I’ve been slowly removing items from the back of the car, things I’d thought we might need on our trip to Seattle, and with each box or bag, I’m realizing the car was packed by a crazy woman.
Everything is so haphazard, all of it “almost-there” but not quite, such as: paper plates, but no napkins or cups; winter coats, but no mittens or hats; rain boots, but no socks; cans of pears (Avery’s favorite), but no bowls or spoons.
The list goes on, but you get the idea. The best explanation I have is that in the days before the surgery, I wasn’t really myself. For example, when I got into the car, the driver’s seat, which hadn’t been moved, was no longer in the right position. It felt too low, and too far back. The mirrors were out of whack, too. So I had to make adjustments.
Later in the day, I met my friend Claudia for lunch, which is something we’ve been doing for years, and instead of ordering my usual, which I always, always, do, I absent-mindedly ordered something new. Without even realizing it.
It was as if I were here, but not really here. Hence, the strange packing: trying to anticipate what we might need, while at the same time trying not to think about what was ahead. What we were preparing to confront.
In a similar vein, as I was going through the stack of mail, I opened a package from Mom Central. It was a Baby Einstein “World Music” DVD and CD. I remember agreeing to review them; at the time, I was trying to envision the day when we’d be home, and I thought Avery might like the music. It was a wish, really, sent off into the universe, not unlike magical thinking–if I sign up for this, if they pick me, then it means we will be home, and Avery will be watching the show and listening to the CD.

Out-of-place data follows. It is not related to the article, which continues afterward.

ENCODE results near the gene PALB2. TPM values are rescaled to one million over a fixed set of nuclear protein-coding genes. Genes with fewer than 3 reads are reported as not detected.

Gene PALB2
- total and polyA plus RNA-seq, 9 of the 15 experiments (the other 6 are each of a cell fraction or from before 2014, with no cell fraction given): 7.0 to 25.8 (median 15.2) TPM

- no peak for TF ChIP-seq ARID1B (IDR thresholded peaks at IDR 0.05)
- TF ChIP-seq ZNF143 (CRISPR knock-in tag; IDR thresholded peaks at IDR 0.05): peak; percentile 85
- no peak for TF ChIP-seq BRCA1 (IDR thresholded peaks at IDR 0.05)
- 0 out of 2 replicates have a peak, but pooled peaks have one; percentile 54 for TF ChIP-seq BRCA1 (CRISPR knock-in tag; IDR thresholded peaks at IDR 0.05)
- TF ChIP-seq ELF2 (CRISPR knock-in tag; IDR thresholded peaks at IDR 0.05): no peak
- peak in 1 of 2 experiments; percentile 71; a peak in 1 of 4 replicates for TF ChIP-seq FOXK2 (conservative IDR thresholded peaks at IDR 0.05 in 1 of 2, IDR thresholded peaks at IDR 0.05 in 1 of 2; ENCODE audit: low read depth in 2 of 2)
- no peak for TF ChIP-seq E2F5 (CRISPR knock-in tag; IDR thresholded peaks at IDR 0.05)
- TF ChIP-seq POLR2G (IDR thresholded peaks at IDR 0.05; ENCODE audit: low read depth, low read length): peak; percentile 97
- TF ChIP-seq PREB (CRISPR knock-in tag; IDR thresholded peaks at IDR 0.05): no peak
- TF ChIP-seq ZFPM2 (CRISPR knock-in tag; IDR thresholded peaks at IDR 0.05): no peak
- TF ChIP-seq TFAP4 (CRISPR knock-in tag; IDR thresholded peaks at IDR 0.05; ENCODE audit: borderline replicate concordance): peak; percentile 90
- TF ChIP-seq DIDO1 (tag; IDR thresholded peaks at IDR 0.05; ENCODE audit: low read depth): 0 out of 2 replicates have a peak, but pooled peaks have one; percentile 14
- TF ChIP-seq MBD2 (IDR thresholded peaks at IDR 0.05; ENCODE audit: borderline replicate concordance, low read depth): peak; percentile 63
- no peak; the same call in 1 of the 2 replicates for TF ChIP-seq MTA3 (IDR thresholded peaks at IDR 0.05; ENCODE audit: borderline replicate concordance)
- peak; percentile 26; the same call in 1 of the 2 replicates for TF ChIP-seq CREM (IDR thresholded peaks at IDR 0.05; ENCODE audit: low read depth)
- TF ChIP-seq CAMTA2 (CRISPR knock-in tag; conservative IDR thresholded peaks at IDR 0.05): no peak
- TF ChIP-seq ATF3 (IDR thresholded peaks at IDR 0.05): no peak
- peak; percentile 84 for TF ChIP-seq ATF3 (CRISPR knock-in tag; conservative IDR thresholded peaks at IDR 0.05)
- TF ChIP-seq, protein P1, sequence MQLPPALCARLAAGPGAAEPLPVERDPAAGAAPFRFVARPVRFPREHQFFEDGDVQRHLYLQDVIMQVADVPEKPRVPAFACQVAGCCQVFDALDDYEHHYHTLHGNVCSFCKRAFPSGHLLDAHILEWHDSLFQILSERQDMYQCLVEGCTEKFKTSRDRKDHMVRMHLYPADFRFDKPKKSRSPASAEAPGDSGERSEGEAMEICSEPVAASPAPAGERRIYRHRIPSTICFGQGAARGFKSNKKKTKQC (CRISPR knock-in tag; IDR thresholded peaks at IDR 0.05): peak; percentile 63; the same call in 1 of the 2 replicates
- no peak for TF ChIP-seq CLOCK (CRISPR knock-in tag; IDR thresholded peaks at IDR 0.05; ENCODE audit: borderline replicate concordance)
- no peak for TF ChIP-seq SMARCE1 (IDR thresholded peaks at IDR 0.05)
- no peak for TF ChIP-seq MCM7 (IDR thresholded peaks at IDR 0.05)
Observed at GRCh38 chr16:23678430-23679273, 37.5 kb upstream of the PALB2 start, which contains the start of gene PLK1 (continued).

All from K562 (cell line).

But? Long ago, we gave away all our Baby Einstein DVDs because of the naughty puppets, who hit each other, and had inspired rounds of brother-bopping at our own house. And I’d forgotten this key point, much in the same way I’d forgotten to pack spoons or socks.
I played the DVD anyway, curious to see what had happened to Baby Einstein in the years we’ve been away from it. I’m sorry to report that the puppets are still naughty, but I have to say, in all fairness, they elicited great belly laughs from Avery (and Bennett and Carter, too), and watching Avery laugh felt so good, so wonderful, that I’m rethinking my position on Baby Einstein. Anything that can make a kid recovering from surgery smile is okay by me. (Here’s the link for Baby Einstein, in case you want to check it out for yourself.)
Avery had his first post-surgery doctor’s appointment yesterday, and I saw again his mended heart, which looks so beautiful to me–strong and sure, pumping away. The right ventricle, which had showed signs of stress and enlargement, has already recovered. And the perfect rhythm of Avery’s new heart sounded like music, a song in 4/4 time, a song with two words repeated over and over again: thank-you, thank-you.
It’s the song of my heart, too.